United States: SEC Staff Finds Safeguarding Policies and Procedures Lacking at Branch Offices
By: Keri Riemer and Brian Doyle-Wenger
On 26 April, 2023, shortly after the U.S. Securities and Exchange Commission (SEC) proposed rule amendments that would require broker-dealers and investment advisers (collectively, firms) to comply with enhanced compliance requirements relating to sensitive customer information, the SEC’s Division of Examinations (staff) issued a risk alert highlighting the need for firms to have written policies and procedures for safeguarding customer records and information at their branch offices.
Under Regulation S-P, firms must adopt written policies and procedures intended to, among other things, help ensure the security and confidentiality of customer records and information and protect against anticipated threats or hazards to the security or integrity of such records and information. In assessing compliance with this obligation, the staff observed that many firms did not have adequate compliance programs for their branch offices. In particular, the staff observed the following (among other failures and weaknesses):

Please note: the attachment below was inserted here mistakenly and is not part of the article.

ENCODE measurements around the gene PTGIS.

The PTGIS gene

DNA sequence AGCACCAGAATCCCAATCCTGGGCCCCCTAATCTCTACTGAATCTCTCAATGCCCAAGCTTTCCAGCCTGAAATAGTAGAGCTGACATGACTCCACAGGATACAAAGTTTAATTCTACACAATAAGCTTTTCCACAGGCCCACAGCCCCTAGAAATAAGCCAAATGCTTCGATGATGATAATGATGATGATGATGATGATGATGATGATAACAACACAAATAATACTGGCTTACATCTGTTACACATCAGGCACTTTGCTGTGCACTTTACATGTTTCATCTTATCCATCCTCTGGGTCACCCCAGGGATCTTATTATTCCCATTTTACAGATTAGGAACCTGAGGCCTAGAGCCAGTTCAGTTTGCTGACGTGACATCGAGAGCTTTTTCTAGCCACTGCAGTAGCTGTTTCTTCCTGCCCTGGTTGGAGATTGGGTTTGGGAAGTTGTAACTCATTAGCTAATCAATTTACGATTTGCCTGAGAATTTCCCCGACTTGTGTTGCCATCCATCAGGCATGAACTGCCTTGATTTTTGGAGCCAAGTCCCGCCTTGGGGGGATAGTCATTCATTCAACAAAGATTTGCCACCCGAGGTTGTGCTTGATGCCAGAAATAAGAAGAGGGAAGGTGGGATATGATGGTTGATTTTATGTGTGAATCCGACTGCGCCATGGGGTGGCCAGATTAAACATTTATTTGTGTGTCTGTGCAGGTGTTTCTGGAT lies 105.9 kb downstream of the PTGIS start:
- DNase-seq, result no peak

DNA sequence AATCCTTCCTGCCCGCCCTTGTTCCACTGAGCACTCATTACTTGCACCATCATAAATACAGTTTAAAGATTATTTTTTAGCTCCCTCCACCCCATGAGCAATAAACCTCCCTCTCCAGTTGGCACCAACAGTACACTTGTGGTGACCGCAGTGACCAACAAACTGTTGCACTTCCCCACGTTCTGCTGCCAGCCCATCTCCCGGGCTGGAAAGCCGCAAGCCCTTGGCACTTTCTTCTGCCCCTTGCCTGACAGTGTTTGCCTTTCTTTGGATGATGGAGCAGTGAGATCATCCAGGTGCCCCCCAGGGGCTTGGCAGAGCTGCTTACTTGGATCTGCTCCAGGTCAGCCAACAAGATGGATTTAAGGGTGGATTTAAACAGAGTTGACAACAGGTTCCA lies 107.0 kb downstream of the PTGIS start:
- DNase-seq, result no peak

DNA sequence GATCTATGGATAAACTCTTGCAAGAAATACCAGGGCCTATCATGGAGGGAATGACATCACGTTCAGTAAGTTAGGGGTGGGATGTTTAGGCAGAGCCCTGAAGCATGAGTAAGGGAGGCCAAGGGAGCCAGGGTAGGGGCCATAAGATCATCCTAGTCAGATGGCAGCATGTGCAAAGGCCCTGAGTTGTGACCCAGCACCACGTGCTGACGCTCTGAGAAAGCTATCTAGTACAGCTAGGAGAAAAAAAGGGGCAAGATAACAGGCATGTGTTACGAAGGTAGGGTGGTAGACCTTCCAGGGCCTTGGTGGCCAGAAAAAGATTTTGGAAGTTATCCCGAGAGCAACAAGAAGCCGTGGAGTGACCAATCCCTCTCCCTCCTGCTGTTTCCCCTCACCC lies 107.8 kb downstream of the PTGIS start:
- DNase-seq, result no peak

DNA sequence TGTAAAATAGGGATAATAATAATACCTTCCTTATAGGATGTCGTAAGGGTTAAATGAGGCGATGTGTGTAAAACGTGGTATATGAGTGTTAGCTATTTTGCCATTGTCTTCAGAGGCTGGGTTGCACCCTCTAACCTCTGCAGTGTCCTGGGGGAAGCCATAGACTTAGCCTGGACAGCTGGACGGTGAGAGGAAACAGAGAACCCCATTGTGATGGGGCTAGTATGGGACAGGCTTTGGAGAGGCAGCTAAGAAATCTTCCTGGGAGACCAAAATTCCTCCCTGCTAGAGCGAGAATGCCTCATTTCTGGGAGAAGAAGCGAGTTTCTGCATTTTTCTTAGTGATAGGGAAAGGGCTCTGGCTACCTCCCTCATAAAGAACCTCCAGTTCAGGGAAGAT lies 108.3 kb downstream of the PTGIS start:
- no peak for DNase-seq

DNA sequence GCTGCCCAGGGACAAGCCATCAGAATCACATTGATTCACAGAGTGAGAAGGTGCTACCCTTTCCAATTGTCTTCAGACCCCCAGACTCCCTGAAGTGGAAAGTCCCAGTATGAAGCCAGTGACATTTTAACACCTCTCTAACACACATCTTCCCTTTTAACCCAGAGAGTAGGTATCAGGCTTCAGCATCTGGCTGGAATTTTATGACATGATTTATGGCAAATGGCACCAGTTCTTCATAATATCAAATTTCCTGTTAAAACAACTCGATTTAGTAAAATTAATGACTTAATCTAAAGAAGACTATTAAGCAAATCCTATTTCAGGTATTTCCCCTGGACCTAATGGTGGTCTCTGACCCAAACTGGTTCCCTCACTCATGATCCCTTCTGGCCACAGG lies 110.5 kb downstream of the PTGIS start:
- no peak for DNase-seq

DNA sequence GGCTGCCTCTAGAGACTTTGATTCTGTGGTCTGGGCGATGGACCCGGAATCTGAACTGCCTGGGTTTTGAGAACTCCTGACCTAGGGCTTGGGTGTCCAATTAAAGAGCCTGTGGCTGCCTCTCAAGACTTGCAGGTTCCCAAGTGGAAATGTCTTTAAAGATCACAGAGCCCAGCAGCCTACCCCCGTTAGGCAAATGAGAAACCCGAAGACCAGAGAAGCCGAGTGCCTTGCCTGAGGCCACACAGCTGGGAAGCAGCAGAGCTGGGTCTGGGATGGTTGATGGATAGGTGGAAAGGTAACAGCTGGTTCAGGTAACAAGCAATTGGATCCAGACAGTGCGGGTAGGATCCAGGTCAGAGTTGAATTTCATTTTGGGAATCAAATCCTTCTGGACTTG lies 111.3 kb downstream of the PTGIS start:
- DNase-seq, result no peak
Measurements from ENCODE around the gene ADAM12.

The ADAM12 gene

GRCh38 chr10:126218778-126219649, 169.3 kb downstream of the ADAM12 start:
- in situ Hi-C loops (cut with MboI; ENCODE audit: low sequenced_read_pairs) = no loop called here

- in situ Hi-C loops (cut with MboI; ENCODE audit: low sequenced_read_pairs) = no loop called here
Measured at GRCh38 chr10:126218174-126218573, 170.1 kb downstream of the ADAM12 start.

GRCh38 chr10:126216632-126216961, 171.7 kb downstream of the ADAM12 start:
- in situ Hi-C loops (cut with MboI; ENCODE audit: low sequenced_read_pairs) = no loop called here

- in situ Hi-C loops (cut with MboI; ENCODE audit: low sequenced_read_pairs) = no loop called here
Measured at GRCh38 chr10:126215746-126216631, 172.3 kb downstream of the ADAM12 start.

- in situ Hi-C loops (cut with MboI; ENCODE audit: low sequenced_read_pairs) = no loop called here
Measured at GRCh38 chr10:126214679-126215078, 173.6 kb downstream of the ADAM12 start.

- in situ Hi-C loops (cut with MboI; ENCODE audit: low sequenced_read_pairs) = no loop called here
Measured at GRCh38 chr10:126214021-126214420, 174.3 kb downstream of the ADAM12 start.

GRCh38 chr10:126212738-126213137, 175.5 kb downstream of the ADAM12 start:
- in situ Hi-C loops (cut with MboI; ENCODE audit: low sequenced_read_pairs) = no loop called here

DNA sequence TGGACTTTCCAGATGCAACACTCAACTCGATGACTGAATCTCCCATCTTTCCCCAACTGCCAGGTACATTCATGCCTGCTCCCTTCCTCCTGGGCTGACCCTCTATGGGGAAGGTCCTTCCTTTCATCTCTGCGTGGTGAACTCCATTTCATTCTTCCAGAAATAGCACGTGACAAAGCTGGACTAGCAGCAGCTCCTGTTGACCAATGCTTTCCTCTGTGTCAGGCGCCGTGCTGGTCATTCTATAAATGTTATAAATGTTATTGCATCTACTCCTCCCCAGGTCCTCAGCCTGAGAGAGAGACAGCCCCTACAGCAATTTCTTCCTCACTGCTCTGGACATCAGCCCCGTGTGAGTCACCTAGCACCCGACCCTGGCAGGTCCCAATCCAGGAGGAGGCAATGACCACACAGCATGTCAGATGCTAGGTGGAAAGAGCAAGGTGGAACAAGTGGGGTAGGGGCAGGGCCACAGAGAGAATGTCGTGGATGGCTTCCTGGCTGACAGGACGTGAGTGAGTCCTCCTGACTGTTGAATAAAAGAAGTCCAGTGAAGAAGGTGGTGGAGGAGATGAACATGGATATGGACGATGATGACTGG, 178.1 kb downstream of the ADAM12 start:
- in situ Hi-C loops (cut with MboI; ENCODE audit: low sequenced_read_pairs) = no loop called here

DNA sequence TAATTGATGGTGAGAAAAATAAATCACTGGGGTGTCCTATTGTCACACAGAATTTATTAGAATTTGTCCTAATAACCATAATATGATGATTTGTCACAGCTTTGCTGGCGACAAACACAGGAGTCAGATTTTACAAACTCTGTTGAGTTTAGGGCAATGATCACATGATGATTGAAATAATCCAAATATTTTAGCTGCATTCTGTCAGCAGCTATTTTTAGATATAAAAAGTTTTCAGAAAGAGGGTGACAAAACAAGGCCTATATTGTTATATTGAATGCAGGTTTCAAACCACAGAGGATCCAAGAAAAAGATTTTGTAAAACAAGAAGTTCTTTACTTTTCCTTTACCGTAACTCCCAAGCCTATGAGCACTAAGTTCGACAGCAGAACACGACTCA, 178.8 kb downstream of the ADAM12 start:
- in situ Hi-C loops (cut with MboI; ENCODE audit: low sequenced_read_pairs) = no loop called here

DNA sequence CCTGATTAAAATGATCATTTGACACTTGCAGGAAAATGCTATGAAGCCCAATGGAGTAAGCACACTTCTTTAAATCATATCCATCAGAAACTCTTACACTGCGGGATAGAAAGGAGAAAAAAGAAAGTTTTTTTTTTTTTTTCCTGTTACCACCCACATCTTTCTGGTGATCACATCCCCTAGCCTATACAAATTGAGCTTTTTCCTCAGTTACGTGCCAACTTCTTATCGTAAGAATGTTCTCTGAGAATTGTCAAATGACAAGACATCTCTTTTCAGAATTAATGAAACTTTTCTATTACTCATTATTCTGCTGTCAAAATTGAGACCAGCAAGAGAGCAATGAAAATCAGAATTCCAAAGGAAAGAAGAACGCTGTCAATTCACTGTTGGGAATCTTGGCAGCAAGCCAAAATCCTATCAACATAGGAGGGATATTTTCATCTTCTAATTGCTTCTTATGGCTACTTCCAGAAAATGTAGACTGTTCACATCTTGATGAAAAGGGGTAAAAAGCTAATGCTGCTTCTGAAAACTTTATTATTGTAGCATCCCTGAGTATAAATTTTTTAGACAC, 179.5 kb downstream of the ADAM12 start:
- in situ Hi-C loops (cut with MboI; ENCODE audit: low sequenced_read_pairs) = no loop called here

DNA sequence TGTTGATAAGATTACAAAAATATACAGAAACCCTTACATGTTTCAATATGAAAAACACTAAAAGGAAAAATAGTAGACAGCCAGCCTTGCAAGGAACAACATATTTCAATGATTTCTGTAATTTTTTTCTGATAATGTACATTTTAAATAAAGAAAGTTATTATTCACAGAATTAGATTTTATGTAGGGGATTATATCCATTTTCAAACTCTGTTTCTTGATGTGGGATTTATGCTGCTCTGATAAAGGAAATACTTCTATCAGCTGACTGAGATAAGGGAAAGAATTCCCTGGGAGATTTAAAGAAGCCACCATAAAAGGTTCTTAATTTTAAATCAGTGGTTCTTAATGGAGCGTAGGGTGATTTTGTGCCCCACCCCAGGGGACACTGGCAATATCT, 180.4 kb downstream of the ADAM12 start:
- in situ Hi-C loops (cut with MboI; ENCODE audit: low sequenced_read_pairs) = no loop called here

While firms use vendors to provide certain services (e.g., cybersecurity and technology operations), many did not ensure that branch offices performed proper due diligence and vendor oversight.
Firms lacked policies and procedures addressing branch office email configurations, which in some instances, resulted in account takeover or business email compromise.
Although many maintained data classification policies and procedures, firms did not ensure that branch offices complied with these policies, resulting in a failure to identify and control customer records.
In some cases, password complexity and multi-factor authentication requirements for remote access to firm systems were not required for branch offices, resulting in breaches.
While many firms implemented procedures requiring inventory management, patch management, and vulnerability management, some did not apply these procedures to branch offices, causing them to be prone to compromise.